Bedroom electronics seems to be the new outlet for today's youth with a universe of bleeps and drum effects ripe for exploitation by creative young minds. Aberdeen's Lockah aims for the livelier end of the spectrum, throwing out chunky piano riffs and twirling synths over a solid base of House rhythms with added bounce to make his debut a thoroughly enjoyable ride from beginning to end. We've got the moodier end of dance music catered for already so it's nice to see someone turn their talents to making stuff you can actually dance to. 'Yahoo....' is a pleasant surprise, a bout of electro gymnastics that'll have you picking a different favourite every time you stick it on for another run.

10. Gardens and Villa - Dunes

Electropop songwriting has been back in vogue for a while but there are still precious few bands capable of writing material that doesn't sound like vapid tripe fit for an afternoon stuck in the underwear section at American Apparel. Gardens and Villa sound like an outdoor furniture outlet but make silky synth pop worthy of Talk Talk and Bronski Beat back in the day, delectable hooks chiming in with a sublime recreation of the stick mic 'n' pink neon vibe of Top Of The Pops circa 1984. 'Dunes' is the soundtrack to a debonair aperitif rather than a late night bosh-out but there's plenty of substance behind the style and this is one that has enough to withstand multiple listens as the year wears on.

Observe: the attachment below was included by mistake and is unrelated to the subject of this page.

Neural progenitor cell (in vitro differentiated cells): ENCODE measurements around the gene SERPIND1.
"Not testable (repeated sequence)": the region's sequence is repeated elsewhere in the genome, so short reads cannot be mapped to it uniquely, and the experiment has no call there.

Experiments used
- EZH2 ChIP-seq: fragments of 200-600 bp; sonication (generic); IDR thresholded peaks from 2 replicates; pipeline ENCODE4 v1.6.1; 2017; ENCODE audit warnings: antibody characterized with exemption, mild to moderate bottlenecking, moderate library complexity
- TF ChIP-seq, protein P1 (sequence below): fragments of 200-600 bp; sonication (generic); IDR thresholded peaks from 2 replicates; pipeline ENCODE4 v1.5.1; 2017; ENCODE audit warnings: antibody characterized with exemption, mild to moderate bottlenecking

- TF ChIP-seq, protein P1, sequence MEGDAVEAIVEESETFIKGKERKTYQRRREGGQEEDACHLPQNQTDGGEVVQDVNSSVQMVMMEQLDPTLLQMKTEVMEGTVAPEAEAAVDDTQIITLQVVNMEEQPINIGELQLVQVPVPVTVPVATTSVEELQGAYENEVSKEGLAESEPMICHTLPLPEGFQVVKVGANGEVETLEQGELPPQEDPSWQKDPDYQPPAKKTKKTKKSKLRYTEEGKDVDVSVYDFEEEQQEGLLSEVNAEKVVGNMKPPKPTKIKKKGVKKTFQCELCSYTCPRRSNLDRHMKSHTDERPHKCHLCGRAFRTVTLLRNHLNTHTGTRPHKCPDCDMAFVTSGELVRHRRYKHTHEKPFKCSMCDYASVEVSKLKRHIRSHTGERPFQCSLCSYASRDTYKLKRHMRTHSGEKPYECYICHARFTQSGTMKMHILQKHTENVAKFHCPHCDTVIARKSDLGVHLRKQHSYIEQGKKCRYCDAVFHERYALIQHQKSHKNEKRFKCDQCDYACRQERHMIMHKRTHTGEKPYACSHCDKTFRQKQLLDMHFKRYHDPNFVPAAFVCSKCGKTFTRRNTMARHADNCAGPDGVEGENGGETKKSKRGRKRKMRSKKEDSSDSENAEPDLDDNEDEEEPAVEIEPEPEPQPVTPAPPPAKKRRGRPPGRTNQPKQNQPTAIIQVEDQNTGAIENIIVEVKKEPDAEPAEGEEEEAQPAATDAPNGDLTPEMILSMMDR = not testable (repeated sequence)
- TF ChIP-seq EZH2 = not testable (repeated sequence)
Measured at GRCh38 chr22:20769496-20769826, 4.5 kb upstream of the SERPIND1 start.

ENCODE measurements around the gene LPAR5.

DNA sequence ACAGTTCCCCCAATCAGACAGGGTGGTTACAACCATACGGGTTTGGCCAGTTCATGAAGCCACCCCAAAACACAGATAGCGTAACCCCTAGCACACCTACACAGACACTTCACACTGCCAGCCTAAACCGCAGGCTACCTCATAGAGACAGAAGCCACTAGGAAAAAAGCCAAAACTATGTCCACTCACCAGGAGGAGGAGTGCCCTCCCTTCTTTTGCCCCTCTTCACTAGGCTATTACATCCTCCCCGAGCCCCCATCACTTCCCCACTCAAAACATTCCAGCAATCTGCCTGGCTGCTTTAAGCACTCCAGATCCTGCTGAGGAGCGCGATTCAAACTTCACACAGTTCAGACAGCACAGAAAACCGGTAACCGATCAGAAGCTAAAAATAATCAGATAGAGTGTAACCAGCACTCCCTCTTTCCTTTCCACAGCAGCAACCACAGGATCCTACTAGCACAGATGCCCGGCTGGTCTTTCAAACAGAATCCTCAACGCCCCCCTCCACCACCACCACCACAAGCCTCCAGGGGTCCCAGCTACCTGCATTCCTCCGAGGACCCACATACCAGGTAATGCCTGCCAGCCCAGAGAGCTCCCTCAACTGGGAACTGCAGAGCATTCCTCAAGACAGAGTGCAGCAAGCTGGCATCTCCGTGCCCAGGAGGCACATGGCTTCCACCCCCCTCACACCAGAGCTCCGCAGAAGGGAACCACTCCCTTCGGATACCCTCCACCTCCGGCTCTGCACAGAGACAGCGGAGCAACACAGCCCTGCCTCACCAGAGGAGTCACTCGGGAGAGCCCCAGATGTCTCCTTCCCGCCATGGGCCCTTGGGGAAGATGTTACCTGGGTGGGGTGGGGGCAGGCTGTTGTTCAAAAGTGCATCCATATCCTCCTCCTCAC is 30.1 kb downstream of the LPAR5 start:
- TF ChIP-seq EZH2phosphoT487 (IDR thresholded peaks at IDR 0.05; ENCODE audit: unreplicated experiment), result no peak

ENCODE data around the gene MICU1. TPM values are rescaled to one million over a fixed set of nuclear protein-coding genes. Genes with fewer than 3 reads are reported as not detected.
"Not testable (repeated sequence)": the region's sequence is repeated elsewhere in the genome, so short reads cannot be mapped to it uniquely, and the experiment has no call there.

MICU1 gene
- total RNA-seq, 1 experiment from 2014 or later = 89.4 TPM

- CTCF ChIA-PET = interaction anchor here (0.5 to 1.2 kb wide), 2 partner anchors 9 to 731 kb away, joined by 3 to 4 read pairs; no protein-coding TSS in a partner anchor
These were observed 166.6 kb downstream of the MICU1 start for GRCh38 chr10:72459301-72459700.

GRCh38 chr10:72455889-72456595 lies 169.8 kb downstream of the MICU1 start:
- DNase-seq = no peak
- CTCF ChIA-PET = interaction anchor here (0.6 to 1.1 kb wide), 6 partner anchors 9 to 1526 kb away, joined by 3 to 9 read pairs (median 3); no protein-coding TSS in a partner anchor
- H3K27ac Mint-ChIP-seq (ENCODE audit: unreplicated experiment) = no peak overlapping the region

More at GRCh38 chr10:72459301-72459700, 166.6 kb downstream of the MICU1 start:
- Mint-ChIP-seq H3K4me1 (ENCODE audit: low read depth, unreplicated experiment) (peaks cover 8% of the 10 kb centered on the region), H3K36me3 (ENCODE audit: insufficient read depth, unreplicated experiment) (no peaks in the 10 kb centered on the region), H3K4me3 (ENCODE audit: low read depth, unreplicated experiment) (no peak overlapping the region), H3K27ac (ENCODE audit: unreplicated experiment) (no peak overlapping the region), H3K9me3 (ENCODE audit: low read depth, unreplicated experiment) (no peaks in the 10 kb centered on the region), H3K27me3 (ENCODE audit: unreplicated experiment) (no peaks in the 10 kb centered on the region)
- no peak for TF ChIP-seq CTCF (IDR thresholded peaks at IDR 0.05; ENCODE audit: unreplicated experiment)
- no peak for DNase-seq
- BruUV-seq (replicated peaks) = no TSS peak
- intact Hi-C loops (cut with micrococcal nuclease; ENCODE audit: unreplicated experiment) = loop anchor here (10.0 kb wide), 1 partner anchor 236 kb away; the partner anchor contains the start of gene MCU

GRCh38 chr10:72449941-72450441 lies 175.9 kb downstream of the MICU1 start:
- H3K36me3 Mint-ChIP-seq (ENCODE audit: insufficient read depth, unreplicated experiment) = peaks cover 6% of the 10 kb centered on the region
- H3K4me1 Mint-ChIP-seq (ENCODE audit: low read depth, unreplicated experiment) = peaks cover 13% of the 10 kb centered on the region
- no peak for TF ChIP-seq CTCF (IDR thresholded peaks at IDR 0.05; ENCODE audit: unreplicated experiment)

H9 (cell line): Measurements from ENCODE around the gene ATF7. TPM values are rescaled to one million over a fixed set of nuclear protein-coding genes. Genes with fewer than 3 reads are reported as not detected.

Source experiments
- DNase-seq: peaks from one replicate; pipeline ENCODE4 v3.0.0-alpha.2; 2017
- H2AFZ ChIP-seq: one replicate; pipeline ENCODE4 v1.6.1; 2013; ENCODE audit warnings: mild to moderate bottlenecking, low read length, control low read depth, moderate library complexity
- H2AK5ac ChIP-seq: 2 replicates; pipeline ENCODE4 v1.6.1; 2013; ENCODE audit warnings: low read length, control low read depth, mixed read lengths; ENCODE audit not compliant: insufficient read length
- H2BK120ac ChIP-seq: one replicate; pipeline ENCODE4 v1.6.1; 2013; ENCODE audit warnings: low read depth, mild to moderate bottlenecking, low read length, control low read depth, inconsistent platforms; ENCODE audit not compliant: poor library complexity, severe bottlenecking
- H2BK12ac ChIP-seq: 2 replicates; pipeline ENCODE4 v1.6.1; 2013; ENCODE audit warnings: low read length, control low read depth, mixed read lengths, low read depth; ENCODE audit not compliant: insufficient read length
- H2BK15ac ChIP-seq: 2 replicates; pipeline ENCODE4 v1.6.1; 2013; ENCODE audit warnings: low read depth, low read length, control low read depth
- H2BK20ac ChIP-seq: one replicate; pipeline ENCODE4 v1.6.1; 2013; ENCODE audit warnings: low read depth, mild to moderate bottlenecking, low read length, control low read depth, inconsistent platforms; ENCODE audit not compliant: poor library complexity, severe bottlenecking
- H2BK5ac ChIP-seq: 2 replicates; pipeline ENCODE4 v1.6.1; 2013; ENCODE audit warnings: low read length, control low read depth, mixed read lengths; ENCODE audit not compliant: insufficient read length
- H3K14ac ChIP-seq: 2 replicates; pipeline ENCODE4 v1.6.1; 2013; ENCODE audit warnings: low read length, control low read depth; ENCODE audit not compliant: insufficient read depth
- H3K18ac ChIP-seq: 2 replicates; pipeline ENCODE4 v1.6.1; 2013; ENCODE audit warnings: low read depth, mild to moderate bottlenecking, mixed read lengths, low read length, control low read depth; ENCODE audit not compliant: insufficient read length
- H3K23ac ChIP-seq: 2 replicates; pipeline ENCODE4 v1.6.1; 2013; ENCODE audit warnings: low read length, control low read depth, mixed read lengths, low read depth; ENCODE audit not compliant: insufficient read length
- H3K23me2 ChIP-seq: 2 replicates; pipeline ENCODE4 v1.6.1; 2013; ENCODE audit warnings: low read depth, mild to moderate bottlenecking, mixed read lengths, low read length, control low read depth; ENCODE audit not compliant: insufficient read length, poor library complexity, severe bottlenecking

Monday, July 14, 2014

2014 - The Best So Far : Part One

Morning all,

We're halfway through 2014 already and there's been plenty of cracking music to lend an ear to so far so here's a run through twenty of my favourites. Part two to follow shortly.

11. Cheatahs - s/t

Did we really need another proto-Shoegaze act to pad out the ranks? I don't care! Music is for WANTS not needs and if a bunch of stylish young coves are going to offer a modern rerun of Swervedriver's 'Raise' with better hooks and smoother execution then I'm not about to knock their hand away ungratefully. Cheatahs aren't reinventing the (Catherine) Wheel but their debut packs enough gorgeous fuzz and melodic crunch to make it worth your while anyway, swooshing effortlessly through the best parts of indie's class of 1991. With Slowdive touring again there's no better time to inhale another dose of blissful dream pop and Cheatahs have just what it takes to make your cares drift away once more.